The government said that to prevent the bank’s AML analysts from doing their job, management at Rabobank simply made their job impossible. They placed artificial time constraints on the bank’s AML staff such that they would not have enough time to do a meaningful check on all the cash coming into the bank.
Things were so bad that a single customer in Calexico was able to conduct over $100,000,000.00 in suspicious transactions without a single suspicious activity report being filed. Another customer withdrew $7.3 million in $9,500 increments, an obvious sign of illegal “structuring” without a single report being filed.
In August 2011, a compliance officer reported internally that the accounts of one of the bank’s customers was seized pursuant to a court order and that the account holder was suspected of being a major drug smuggler and money launderer. Management did nothing for 10 months.
In December of 2012, the bank hired a consultant to perform a confidential evaluation of the bank’s BSA and AML program. The results were not good. Prosecutors say that the bank’s own consultant warned that its anti-money laundering program had “obvious deficiencies”, insufficient compliance staff and a broken corporate culture.
When a senior manager warned that Rabobank was in danger of criminal prosecution, she was placed on administrative leave two days later. While on leave, that manager wrote to member of the board of directors. Prosecutors say she was terminated shortly afterwards.
We believe that someone inside blew the whistle. Later during a routine OCC examination, the agency would ask for a copy of the consultant’s confidential report. Part of the conspiracy indictment against the bank is that one of the same executives that fired the manager who was repeating the consultant’s warnings lied to the OCC and denied the existence of the report.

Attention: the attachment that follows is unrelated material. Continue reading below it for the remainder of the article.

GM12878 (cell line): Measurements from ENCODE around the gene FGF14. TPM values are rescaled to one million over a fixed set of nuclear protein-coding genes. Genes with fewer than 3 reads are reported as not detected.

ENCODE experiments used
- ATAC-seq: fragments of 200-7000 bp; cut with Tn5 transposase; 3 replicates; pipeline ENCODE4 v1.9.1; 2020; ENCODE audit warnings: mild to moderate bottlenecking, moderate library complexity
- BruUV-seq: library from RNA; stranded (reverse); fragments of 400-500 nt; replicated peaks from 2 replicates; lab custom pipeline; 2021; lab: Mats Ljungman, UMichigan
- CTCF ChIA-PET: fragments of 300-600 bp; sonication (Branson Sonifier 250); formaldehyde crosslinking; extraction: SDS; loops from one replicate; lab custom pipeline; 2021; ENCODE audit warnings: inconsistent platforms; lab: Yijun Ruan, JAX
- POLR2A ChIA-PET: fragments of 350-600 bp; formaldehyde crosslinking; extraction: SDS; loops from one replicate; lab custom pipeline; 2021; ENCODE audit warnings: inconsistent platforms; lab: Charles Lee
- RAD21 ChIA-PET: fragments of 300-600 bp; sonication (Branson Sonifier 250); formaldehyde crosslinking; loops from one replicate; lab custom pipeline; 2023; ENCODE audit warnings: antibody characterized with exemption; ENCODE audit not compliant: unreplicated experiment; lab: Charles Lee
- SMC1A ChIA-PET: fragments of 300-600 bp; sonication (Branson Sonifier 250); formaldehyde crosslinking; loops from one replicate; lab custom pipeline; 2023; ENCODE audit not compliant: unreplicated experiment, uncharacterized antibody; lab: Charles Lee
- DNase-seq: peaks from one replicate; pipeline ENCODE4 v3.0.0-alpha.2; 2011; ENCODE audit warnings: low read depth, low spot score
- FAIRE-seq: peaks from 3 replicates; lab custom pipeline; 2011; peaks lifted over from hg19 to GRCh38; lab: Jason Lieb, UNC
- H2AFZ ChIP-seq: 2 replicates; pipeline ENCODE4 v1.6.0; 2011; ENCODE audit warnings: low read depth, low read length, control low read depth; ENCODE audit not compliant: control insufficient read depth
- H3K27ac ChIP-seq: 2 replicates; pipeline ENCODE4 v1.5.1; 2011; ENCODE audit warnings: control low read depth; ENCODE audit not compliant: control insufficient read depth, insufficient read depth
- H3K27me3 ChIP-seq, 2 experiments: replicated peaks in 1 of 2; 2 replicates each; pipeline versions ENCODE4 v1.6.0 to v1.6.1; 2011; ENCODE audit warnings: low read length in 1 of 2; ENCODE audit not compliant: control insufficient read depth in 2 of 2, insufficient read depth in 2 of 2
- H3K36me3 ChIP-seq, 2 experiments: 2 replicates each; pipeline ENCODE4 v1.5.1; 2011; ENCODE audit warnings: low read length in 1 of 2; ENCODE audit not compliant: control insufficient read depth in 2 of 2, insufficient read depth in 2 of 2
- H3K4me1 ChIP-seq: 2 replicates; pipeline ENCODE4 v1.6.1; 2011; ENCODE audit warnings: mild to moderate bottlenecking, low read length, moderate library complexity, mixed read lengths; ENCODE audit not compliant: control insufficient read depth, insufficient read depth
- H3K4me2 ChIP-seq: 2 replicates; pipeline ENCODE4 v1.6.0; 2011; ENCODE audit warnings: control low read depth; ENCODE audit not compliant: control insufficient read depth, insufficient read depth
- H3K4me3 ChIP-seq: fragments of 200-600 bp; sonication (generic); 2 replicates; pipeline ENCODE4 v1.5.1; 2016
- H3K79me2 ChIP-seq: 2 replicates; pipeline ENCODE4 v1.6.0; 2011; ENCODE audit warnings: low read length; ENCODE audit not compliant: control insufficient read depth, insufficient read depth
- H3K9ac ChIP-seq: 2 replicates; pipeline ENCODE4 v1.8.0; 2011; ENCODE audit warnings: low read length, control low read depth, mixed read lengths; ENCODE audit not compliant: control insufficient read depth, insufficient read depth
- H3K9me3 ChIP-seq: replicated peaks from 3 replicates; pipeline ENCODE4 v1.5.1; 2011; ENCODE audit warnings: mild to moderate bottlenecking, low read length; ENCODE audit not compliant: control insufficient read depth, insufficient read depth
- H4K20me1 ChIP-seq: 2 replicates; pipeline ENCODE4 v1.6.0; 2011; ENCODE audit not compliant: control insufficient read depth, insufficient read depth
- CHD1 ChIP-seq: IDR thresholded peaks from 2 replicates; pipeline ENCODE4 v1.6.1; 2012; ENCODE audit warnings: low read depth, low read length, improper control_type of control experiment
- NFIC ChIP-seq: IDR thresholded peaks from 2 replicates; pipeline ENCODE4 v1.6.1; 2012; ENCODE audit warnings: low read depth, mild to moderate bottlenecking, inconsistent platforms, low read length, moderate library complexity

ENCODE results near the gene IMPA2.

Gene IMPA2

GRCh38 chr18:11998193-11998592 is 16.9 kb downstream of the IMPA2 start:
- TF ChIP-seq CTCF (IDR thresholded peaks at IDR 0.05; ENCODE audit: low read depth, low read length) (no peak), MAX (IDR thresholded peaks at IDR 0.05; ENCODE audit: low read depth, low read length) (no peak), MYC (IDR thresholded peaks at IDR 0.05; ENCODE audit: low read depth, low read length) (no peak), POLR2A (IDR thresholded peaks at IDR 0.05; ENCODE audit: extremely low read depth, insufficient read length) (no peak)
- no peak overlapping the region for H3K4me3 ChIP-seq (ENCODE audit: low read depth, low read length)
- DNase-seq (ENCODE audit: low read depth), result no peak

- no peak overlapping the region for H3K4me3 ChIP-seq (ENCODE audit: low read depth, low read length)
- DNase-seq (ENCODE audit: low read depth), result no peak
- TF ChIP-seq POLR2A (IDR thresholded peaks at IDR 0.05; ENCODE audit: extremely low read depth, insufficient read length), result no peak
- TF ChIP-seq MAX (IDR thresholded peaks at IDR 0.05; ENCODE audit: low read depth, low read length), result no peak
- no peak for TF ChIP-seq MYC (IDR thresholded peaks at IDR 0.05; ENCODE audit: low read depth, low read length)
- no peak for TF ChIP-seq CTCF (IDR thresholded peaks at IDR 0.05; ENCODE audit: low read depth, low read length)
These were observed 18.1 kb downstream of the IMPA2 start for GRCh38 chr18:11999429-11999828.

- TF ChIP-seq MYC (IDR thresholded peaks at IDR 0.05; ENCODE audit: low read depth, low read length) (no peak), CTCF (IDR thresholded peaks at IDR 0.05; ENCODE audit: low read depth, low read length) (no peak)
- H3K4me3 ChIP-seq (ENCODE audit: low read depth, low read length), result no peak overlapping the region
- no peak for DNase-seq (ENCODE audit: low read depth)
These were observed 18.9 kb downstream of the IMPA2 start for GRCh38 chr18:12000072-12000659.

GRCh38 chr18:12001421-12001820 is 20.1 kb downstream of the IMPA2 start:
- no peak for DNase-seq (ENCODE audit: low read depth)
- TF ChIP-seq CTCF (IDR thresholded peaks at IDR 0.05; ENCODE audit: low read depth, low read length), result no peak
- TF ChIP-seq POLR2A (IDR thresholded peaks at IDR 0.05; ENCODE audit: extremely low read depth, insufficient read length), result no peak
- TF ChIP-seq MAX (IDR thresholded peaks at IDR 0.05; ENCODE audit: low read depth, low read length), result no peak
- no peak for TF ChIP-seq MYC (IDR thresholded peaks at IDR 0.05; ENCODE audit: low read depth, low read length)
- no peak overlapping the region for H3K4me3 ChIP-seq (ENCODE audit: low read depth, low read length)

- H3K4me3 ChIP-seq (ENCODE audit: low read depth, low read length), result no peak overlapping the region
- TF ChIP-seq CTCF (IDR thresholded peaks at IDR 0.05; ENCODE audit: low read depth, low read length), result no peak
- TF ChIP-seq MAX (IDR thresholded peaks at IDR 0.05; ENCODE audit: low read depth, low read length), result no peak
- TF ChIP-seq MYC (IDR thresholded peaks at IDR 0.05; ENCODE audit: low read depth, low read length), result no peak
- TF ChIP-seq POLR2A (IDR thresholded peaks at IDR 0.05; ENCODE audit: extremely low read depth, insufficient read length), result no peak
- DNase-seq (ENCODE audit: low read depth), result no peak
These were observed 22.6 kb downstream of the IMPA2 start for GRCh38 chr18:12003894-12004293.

Rabobank Pleads Guilty to Conspiracy Charge
On February 7, 2018 Rabobank pleaded guilty to criminal conspiracy. As part of the plea deal the bank agreed to pay a $368.7 million fine.
We believe the bank is guilty of money laundering. They were instead charged with conspiracy to hide the consultant’s report. So why the high fine for such a minor offense and why did the bank skate on a money laundering charge? Those are great questions.
Had the bank pleaded to a violation of the Bank Secrecy Act, the bank would have lost its charter. Thousands of people would be without a job and many more forced to scramble and fine new accounts. Instead, the government negotiated a plea which involved a very large fine for a relatively minor offense. In return, Rabobank was able to keep its doors open. The government realized that a bank with 100+ branches shouldn’t be shut down for the actions of two branches.